There is a dynamic being developed by extreme elements in society. It is unhealthy and a great country like the United States is no more immune to it than are some of the most troubled regions of the world, regions we like to think of as dominated by borderline lunatics.

I think Americans need to be vigilant to avoid sliding down the slippery slope of extremism in everyday life. The consequences for the country could be catastrophic.



edit on 8-12-2011 by ipsedixit because: (no reason given)



posted on Dec, 8 2011 @ 07:10 AM
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reply to post by ipsedixit
 


See, Atzil321 has been conditioned along with the rest of them! The whole world's gone mad and political correctness has gone too far.

The only thing I'm reading about the Principal is that he's "sorry" and can't believe he was forced to resign after 44 years. Sorry? I can't believe this man didn't think this through before he suspended the child, but he must have been more fearful of the substitute teacher than the child's mother, at the time. This substitute teacher should be put on leave too.

It's all about fear. But why is everyone so fearful? Is it because anyone and everyone can be sued at the drop of a hat? Is it because you can get kicked off an airline and labeled a possible terrorist for using the "wrong" word?

This article cracked me up regarding a news broadcaster.

www.dailyrepublic.com...

"The other day I heard a news broadcaster refer to someone who had recently died as being “mortally challenged.” The next day he referred to a terrorist as someone who was “peace challenged.” I suppose if you’re perfect, you’d be “challenged challenged.”"

And just like this article says, here's where we're all going to end up:

"Well, I have to go now. My new favorite Christmas song just came on the radio. It’s called “Chestnuts Roasting on a Safely Maintained Continuously Monitored Nontoxic Eco-Friendly Outdoor Fire (For Which I DO Have a Permit).”"

Sad, isn't it??



posted on Dec, 8 2011 @ 07:25 AM
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reply to post by Deetermined
 

I agree.

We are going to regulate, oversee, legislate, indoctrinate, indemnify, license, sue and countersue life as we know it and like it, right out of existence.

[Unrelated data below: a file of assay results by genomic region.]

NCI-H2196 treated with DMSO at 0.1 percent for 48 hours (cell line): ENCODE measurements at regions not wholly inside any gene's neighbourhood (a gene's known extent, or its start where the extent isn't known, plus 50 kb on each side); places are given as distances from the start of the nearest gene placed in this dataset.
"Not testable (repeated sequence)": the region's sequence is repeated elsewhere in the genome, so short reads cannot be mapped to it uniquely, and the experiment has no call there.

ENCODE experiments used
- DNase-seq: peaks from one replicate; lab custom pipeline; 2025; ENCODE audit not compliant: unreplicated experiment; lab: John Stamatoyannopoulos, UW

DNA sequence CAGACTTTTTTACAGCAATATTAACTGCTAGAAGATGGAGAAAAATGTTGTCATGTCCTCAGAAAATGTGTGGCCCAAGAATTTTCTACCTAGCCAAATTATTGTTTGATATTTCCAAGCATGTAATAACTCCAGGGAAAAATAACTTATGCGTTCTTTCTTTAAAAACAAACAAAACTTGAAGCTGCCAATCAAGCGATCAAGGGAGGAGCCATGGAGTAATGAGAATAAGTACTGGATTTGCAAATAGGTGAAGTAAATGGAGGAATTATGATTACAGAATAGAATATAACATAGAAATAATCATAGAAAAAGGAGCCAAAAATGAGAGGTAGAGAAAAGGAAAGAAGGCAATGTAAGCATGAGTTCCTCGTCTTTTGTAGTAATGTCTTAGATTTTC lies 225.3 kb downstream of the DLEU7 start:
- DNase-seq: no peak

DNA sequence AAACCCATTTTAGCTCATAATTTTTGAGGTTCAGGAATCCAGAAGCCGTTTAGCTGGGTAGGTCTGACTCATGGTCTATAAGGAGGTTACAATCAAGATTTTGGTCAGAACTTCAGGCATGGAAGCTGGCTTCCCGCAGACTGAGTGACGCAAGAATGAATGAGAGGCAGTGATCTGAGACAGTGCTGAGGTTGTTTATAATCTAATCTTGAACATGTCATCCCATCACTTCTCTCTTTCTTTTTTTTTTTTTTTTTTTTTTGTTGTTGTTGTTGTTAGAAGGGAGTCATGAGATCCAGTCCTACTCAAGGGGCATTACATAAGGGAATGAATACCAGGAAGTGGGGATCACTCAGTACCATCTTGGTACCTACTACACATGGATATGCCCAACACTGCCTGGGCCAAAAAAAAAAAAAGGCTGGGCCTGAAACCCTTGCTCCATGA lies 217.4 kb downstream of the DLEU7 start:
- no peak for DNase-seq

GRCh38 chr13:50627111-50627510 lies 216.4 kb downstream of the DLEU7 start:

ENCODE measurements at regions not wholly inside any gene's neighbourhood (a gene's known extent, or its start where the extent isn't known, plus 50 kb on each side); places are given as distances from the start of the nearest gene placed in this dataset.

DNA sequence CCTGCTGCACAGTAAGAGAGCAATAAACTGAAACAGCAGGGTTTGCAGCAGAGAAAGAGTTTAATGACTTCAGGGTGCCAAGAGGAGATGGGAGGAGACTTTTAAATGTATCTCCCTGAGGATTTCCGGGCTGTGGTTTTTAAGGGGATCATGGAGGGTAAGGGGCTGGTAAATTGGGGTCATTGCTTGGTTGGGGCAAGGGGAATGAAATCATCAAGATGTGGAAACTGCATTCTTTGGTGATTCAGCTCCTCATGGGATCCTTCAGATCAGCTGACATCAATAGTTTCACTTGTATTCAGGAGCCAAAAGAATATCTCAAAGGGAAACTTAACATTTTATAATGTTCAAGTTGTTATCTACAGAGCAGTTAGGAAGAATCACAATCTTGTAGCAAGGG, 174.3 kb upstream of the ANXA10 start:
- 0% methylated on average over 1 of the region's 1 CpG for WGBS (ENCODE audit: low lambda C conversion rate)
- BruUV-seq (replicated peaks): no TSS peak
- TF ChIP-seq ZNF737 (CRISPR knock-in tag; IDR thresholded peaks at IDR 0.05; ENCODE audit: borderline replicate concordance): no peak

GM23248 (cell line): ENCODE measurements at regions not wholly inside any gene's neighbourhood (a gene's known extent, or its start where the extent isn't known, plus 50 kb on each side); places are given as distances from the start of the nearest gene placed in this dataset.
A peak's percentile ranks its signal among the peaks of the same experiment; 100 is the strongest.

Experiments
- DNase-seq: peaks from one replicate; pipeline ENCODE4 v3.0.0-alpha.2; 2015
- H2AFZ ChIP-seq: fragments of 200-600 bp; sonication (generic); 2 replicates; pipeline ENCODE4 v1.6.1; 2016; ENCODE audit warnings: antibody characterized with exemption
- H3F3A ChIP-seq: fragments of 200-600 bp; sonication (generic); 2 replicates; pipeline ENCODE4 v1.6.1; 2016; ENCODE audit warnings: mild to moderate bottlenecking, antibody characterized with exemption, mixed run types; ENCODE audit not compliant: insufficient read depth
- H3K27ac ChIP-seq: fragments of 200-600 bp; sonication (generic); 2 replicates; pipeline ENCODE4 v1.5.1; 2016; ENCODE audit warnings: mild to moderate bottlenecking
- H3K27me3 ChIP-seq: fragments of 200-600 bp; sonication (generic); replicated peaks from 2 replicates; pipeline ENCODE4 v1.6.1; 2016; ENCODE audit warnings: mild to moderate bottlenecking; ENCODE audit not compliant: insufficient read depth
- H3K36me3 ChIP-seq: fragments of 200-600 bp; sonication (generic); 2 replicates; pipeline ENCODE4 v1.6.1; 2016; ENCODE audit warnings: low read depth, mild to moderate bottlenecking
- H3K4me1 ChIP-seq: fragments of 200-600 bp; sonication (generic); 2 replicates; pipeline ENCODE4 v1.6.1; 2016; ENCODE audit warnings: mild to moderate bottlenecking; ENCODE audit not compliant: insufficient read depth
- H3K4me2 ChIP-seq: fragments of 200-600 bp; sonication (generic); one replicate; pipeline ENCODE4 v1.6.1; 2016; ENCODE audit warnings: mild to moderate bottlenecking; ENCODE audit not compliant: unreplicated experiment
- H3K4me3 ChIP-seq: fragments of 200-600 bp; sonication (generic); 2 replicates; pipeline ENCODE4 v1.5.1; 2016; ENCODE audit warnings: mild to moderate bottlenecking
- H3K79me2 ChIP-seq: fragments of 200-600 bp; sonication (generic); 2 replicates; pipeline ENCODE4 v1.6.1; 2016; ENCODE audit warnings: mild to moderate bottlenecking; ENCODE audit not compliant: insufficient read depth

posted on Dec, 8 2011 @ 07:32 AM
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Children are in no way kind, children are the cruelest most animalistic age group.
We break" them and domesticated them like horses in these schools or home.

They are completely deceptive and anyone who thinks otherwise is probably naive.

edit on 8-12-2011 by OmegaOwl because: (no reason given)



posted on Dec, 8 2011 @ 07:44 AM
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Originally posted by OmegaOwl
Children are in no way kind,


That's not true. Children can be as kind as adults, but adults have to show them the way.


children are the cruelest most animalistic age group.


Children can be as unfeeling and unempathetic and unsympathetic as any other group of human beings, but they usually lack the power and mastery of technological means to be as cruel as adults. You have to be steeped for years in cruelty and lack of empathy to be as cruel as someone like Hitler, Mao or Stalin.


We break" them and domesticated them like horses in these schools or home.


That's a fair comment, I think.

I think this is, sadly, very often the case. It might actually be the case almost all the time, at least with respect to some things. I think society is moving into a more enlightened approach to developmental training for all people, but it is going slowly.


They are completely deceptive and anyone who thinks otherwise is probably naive.


They can be deceptive. Being deceptive is a survival skill, after all. I don't think they are invariably deceptive, not at all. I'm with you to the extent that we should be realistic about the mentality of children. They are us, after all.

Worshipping children is problematic. Cherishing them and being solicitous in their care, and realistic about them is the way, I think.

edit on 8-12-2011 by ipsedixit because: (no reason given)



posted on Dec, 8 2011 @ 07:47 AM
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reply to post by OmegaOwl
 


Children can get way out of hand today, but in this particular case, the investigation proved that the child did nothing wrong and the Principal admitted that he made a mistake.


edit on 8-12-2011 by Deetermined because: (no reason given)